The study was carried out on the basis of a set of theoretical approaches and empirical methods, which made it possible to identify various approaches to the formation of mathematical concepts. Teaching methods were used: analysis of scientific literature on the problem of the formation of mathematical concepts, studying the experience of teaching mathematical analysis at school, organizing and conducting a stating experiment, and qualitatively processing its results.
It is possible to begin training in the fundamental concepts of mathematical analysis with the disclosure of the underlying concepts. Since it is difficult to achieve this by means of only analytical thinking, it is important that the image of the students be formed. At the first stage - a visual image, which subsequently develops to a conceptual one. At the same time, in order to understand each of the concepts, it is necessary for students to go through a series of stages that can be represented in the form of a diagram (Figure
Let us characterize the essence of each of the stages in the formation of a fundamental mathematical concept.
(A) Stage of everyday representations
Without attention to personally significant psychic formations - spontaneously formed pre-scientific “worldly” ideas, the possibility of organizing meaningful assimilation of concepts is unlikely, due to the lack of guarantees that the facts presented to the student’s attention will be accepted irrespective of their knowledge. In this regard, “everyday” ideas related to the terms of concepts are analyzed in order to determine their adequacy to the scientific meaning of concepts.
(B) Stage of monomodal mathematical representations
At this stage, based on “everyday” ideas, the student is represented in the most adequate form by objects representing the scope of the concept. The choice of one form or another for the presentation of mathematical material at school is due to the compliance with two basic requirements. First, the presentation of the content should in the most vivid form reflect the essence of the concept being studied, that is, adequacy from a mathematical point of view is necessary. Secondly, this form should contribute to the development of the image of the concept, becoming the first step in understanding (Bahmutskij, 2012).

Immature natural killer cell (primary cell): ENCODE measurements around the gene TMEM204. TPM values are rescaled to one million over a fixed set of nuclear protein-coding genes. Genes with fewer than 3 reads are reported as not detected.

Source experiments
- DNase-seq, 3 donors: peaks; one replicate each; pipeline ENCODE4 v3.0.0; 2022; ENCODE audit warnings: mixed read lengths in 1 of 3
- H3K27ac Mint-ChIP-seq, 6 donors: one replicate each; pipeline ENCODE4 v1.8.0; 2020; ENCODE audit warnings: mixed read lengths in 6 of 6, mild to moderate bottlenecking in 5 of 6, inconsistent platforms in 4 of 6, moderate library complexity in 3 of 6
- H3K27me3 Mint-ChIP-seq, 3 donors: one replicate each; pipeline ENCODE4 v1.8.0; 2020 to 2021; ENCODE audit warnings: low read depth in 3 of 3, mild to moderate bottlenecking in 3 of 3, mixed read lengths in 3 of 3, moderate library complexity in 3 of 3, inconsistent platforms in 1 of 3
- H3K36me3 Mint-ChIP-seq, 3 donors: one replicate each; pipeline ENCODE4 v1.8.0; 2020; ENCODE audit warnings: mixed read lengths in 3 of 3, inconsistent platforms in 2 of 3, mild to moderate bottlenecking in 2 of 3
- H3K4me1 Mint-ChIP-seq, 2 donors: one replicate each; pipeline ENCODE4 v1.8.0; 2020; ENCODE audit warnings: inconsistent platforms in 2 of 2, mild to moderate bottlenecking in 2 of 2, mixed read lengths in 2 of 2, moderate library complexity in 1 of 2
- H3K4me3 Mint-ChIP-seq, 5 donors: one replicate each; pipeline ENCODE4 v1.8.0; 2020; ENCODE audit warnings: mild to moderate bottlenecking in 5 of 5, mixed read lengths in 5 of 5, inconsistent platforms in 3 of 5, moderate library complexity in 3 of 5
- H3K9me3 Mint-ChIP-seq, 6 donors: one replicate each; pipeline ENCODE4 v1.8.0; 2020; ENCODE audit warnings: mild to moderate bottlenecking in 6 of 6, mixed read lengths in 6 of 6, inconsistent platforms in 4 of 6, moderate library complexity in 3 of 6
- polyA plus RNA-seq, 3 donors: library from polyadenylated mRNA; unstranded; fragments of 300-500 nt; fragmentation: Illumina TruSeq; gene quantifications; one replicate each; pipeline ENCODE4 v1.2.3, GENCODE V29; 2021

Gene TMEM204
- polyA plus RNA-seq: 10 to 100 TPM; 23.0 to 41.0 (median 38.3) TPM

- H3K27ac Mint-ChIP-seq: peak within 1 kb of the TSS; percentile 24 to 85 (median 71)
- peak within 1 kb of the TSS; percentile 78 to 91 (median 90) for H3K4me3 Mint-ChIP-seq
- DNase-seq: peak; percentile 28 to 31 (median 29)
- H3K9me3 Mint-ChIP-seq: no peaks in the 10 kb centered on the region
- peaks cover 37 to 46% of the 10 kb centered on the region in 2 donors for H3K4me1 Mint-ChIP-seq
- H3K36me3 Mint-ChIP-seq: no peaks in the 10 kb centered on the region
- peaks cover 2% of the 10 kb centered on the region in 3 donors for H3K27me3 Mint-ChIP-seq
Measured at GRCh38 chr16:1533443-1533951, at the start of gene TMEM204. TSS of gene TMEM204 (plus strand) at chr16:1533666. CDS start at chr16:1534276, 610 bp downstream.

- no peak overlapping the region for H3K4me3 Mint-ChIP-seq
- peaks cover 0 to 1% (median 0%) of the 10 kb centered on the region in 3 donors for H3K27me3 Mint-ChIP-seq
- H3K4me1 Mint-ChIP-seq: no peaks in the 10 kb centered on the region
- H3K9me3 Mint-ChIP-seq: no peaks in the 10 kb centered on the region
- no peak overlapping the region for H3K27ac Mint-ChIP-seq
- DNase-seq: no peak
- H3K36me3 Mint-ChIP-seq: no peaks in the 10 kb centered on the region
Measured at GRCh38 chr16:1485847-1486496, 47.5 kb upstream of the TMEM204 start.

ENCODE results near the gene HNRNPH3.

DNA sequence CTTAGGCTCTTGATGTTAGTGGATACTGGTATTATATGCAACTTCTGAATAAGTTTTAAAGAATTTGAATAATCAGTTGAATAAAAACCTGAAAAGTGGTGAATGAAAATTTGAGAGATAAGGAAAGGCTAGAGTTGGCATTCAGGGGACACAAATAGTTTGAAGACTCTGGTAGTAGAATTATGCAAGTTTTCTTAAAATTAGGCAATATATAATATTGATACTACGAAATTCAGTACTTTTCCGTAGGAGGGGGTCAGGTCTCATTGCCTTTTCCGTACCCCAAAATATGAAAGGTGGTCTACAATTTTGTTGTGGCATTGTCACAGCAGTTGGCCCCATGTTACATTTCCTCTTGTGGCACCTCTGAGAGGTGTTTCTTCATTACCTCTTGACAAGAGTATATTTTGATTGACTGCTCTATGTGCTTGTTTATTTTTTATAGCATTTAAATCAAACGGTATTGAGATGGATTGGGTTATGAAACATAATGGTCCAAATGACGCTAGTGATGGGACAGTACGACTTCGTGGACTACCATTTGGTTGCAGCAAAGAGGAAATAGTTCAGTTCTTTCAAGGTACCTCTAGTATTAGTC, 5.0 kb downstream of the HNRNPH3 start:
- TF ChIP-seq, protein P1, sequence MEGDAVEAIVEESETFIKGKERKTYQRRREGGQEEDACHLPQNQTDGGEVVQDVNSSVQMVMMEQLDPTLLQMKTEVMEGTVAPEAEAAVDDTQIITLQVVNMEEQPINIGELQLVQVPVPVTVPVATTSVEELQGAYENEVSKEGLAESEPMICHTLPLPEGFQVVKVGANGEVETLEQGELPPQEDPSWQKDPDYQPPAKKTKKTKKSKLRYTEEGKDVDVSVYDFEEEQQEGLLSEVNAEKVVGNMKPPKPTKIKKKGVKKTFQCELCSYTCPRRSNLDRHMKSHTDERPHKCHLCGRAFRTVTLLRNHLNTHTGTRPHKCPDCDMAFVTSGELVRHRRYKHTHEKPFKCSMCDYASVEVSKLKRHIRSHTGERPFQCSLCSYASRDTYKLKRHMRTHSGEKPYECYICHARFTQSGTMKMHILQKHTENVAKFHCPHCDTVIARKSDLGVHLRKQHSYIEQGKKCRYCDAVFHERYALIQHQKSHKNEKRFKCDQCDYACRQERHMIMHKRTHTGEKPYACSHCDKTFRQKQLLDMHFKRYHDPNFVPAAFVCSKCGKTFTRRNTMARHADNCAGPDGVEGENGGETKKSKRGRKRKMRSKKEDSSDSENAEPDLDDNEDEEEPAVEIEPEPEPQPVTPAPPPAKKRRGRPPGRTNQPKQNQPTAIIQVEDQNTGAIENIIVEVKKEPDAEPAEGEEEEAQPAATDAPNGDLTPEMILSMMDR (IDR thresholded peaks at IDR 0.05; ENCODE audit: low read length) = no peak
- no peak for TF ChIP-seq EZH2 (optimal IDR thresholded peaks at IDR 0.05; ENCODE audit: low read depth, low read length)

(C) Integrated presentation phase
Images in which objects are reflected in the totality of their properties and relationships are called complex representations. In the framework of such representations, the student can move from the analysis of some properties of the object to the analysis of its other properties, showing flexibility in thinking.
(D) Stage of monomodal mathematical representations
Based on the complexes of representations that reflect the properties of mathematical objects in various forms, the essential properties are distinguished. At this stage, definitions of concepts are given at the level of rigor that meets the learning objectives. Formal procedures for handling the concept are being worked out (Kuleshova & Brejtigam, 2019).
(E) Conceptual phase
At this stage, a holistic content of the concept is formed, containing logical and intuitive components. The concept is not reduced to individual elements of representations, but is characterized by an awareness of meaning. This ensures that the concept is used to build another theory, to solve non-standard problems that require students to independently choose an adequate form of presentation of the concept, the optimal transfer of content from one form of presentation to another (Imai et al., 2016).
The implementation of the operational approach (Bloom, 1956) gives good results in the study of such concepts that:
do not contradict the everyday ideas of students;
have a first level of abstraction;
are implemented within the same discipline;
have an image expressed in one form.
The operational approach can be used, for example, in the study of the concepts of Euclidean geometry (Schrijvers et al., 2019). In the process of studying the fundamental concepts of mathematical analysis, the operational approach is applicable to the formation of concepts that play an auxiliary role. For example, interval, function argument, function increment at a point, etc.